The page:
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Do we really have a ‘Brexit dividend’?

What it means & why £20bn isn't as much as it sounds

The numbers behind this morning's economics headline are so confusing, they've got journos hitting out at each other for writing their pieces on it "as if they had no calculator available". Ouch.

What it means: Okay, let's give it our best shot.

In a deja-vu throwback to the times when every newspaper's front page revolved around debating a highly controversial economics slogan on a bus, Theresa May is saying she'll put £394 million a week into the NHS from 2018-2023, a total of £20bn a year over five years... over half of which will come from money we're no longer sending to the EU, or a 'Brexit dividend'.

What does that number actually mean? Well, it's equivalent to a 3.4% budget increase per year – more than what the Conservatives have put in so far, but less than the average since the service was founded (3.7%), and less than what economists say it would need to move from not-sinking to actually-improving (4%).

But people aren't too sure about the calculations here. We send £19bn a year to the EU. But the EU spends on us too: notably on subsidies to UK farmers. We'll have to fund those ourselves. Plus, because of all the uncertainty and investment possibly leaving the UK, we're not going to be making as much money in the years immediately after Brexit as we were before – which will cost us approximately £8bn in tax revenue per year, estimates show. (Even a group called 'Economists For Brexit' agrees there'll be a 'hit' to finances).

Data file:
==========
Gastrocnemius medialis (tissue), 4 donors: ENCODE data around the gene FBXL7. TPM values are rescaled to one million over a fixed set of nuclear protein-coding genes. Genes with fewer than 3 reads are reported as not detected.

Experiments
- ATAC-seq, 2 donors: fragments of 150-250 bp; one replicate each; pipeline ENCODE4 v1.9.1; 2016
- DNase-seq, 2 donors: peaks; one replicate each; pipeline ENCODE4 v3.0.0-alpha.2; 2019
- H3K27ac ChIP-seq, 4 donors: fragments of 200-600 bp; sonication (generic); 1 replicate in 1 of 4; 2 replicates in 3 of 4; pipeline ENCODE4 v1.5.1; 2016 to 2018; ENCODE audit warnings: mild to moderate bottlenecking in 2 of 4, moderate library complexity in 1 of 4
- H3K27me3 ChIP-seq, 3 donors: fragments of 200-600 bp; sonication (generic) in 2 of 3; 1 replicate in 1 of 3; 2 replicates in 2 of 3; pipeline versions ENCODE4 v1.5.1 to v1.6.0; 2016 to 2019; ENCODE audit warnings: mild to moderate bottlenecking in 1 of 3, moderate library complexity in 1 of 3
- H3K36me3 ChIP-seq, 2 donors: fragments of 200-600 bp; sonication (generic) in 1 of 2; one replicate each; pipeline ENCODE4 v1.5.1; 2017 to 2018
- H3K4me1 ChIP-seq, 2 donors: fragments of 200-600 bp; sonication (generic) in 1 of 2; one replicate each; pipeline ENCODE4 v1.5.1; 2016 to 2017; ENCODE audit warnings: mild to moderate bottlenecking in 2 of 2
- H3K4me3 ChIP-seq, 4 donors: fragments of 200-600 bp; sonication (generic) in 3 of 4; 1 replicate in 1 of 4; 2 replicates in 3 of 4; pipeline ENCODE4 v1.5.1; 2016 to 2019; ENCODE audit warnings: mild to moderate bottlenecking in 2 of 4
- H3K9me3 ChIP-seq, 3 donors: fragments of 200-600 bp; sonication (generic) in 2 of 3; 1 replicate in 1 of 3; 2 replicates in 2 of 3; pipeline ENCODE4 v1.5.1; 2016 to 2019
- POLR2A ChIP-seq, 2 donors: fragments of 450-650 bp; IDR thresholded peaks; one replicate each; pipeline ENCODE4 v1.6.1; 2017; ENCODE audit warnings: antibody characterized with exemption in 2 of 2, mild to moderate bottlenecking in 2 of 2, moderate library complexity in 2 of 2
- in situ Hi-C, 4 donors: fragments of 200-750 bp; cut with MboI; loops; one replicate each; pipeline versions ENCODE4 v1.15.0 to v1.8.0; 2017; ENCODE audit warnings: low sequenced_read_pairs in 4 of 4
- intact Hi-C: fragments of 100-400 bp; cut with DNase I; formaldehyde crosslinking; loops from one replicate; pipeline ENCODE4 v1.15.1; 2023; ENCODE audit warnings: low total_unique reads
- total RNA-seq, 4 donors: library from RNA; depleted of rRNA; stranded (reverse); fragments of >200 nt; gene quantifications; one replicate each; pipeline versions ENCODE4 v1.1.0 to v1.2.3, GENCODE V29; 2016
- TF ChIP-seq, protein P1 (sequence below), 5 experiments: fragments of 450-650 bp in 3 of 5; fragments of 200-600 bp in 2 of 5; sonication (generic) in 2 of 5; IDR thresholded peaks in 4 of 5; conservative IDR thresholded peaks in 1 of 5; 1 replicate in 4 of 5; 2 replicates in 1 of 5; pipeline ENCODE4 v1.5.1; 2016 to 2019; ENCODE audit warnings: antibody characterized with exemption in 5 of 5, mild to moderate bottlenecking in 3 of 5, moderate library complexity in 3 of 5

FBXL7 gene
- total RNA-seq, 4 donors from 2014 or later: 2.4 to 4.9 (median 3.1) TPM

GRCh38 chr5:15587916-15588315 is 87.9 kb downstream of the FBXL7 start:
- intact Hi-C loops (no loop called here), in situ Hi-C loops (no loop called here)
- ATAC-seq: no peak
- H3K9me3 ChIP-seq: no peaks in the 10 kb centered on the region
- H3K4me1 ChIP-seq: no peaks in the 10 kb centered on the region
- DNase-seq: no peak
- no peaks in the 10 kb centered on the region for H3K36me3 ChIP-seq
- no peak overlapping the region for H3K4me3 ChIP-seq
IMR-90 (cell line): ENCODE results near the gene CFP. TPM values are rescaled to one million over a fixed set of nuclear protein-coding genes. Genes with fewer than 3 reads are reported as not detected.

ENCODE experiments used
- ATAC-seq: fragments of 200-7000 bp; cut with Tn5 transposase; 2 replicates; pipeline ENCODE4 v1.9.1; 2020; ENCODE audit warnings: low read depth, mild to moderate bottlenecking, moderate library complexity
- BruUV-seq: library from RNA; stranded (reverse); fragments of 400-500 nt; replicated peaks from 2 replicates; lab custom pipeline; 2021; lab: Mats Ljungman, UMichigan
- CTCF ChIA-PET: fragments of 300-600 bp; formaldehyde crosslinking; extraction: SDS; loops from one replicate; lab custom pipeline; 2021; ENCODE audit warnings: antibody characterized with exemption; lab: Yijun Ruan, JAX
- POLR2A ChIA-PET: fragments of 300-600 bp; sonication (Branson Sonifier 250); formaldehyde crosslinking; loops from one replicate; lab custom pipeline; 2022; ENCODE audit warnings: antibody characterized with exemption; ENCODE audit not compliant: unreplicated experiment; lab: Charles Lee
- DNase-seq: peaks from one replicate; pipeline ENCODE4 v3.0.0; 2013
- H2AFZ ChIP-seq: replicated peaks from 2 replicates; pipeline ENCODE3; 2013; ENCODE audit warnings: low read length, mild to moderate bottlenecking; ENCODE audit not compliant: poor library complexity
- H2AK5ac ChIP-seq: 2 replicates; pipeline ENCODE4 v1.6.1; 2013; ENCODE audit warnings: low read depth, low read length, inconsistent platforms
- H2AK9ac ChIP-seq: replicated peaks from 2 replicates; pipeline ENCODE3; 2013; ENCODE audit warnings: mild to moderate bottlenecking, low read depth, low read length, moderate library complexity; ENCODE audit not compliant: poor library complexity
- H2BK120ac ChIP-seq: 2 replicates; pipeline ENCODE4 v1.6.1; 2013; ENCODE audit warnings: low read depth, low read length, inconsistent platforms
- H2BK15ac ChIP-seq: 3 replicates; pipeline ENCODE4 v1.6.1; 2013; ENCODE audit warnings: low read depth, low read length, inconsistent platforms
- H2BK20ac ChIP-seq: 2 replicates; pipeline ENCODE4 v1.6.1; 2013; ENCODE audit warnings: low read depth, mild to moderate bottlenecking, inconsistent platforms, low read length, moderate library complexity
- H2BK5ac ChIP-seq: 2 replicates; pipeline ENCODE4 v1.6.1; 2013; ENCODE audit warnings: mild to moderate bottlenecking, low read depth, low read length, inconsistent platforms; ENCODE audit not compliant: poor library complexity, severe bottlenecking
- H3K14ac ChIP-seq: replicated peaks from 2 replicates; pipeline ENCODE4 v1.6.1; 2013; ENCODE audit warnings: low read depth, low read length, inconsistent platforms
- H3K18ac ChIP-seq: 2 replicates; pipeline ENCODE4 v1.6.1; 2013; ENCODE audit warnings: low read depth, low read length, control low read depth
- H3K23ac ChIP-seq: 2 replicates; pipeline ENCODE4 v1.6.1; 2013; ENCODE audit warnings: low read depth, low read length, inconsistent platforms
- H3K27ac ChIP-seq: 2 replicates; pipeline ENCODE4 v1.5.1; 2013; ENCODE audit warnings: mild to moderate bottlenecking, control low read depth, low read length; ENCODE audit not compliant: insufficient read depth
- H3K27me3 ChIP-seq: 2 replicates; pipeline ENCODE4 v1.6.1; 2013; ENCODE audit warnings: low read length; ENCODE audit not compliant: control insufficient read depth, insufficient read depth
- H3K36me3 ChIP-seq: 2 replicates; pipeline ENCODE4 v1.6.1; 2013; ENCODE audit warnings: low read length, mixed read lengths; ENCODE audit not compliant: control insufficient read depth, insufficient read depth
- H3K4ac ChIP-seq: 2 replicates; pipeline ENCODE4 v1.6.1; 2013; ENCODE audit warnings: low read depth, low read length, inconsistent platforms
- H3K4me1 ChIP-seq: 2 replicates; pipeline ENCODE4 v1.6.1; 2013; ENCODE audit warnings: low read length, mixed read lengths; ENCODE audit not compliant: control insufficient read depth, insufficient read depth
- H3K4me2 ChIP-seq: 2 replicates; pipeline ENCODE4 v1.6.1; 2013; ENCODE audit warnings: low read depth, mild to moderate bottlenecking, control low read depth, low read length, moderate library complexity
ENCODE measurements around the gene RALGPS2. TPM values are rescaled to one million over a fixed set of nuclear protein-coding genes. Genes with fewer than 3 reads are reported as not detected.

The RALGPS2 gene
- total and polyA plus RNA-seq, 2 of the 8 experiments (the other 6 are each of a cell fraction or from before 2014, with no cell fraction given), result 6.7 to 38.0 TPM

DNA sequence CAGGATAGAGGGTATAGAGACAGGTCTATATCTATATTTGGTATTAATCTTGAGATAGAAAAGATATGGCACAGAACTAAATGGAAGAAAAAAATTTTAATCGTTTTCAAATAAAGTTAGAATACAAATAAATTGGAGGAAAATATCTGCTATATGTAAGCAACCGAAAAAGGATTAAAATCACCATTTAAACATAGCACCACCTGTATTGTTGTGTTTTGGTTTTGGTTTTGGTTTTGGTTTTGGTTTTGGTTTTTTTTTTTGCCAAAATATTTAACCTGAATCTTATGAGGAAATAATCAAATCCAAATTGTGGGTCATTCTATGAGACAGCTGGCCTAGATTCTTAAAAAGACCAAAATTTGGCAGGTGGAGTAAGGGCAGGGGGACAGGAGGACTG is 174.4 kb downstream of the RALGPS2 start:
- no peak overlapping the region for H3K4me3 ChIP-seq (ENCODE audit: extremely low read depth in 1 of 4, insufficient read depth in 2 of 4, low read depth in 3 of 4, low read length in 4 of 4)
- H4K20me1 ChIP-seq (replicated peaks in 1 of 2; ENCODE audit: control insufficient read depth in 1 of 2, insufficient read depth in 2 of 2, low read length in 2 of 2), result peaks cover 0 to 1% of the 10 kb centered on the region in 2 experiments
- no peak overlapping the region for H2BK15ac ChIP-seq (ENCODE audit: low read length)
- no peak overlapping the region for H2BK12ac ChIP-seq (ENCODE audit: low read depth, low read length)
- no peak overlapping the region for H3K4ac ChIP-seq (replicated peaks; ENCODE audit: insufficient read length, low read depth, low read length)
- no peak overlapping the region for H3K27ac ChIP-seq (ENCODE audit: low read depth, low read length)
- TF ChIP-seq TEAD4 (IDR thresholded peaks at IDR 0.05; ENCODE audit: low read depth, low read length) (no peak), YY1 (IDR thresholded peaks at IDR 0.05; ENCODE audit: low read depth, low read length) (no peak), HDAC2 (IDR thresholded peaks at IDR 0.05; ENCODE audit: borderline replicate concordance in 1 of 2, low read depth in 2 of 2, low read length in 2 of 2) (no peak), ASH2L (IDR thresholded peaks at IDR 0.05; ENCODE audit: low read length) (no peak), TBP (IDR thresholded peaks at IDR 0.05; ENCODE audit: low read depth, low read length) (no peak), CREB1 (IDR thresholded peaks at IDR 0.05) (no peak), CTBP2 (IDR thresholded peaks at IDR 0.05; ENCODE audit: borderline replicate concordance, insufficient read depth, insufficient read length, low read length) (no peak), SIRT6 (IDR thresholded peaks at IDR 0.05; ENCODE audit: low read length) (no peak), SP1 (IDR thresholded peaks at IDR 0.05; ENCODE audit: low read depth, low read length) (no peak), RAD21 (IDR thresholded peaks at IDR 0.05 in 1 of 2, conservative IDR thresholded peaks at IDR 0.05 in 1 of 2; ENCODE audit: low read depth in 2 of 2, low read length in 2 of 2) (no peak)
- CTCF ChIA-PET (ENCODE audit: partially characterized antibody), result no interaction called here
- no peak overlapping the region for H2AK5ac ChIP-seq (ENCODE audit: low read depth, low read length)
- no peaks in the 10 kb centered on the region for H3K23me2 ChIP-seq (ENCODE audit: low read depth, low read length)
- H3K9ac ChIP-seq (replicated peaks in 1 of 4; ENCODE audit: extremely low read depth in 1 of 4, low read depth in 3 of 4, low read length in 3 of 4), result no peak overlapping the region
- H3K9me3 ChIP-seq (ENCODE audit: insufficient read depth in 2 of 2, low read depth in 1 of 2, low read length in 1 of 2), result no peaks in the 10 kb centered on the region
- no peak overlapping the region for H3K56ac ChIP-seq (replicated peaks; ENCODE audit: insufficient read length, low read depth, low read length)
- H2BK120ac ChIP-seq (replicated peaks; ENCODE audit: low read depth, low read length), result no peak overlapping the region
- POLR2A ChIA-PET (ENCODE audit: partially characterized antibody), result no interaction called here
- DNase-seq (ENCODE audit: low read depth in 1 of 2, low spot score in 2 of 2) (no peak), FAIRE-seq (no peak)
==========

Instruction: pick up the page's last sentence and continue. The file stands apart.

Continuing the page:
That leaves us a grand total of £0 to add to the NHS... which leaves a big Brexit-dividend-shaped hole in this plan.

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Reader Comments

  • RW

    Your right to a degree. You mentioned “the wandering Jew”.

    I elaborate that the Jewish people, historically have tended to migrate almost exclusively to locations that are economically and culturally vibrant already. I would speculate that Jews have thrived in these places and have often improved the bounds of their economies and knowledge base.

    You can also ask; how many massive entertainment conglomerates, Nobel winners or billionaires has Isreal developed? If Jews are so capable, why isn’t Tel Aviv the Rome of our time?

    Jews are successful because they value education, maintain a strong social cohesive, they actively monitor and have a good sense for Zeitgeist wherever they are and they carefully choose the places they settle and congregate themselves heavily in these choice locations.

    But most importantly (haulocaust increased the importance of this aspect), they actually designed their culture for success. They not only attend Harvard, they use what they learned to better the group as a whole. With as much, they studied intricate networking systems, adapted to it and in many cases improved upon them. (See how Japan acquired Aegis warships and made them better).

    Of course there is nothing wrong with any of this. It’s when you elaborately gain disproportionate power in any society where you would stand out, you must take care when attempting to make a society better (Civil Rights movement) and rewriting that society all together (mass immigration). Ask blacks in China, Mexico, Philippines or India how much opportunity they have? Go to businesses owned by their American diaspora and see how many blacks they hire. Go to Silicon Valley and see how many East or South Asian tech workers wish they could work with more black people. California might work as a state, but as a nation, I think your rolling the nuclear dice here. I hope we can succeed as a tolerant pluralistic superpower but at this stage in human societal development, it’s a pipe dream.

    And if Jews really are the icon for success, they would see that fundamental human successes happen over generations. Just look at the rest of the planet? Are we ready?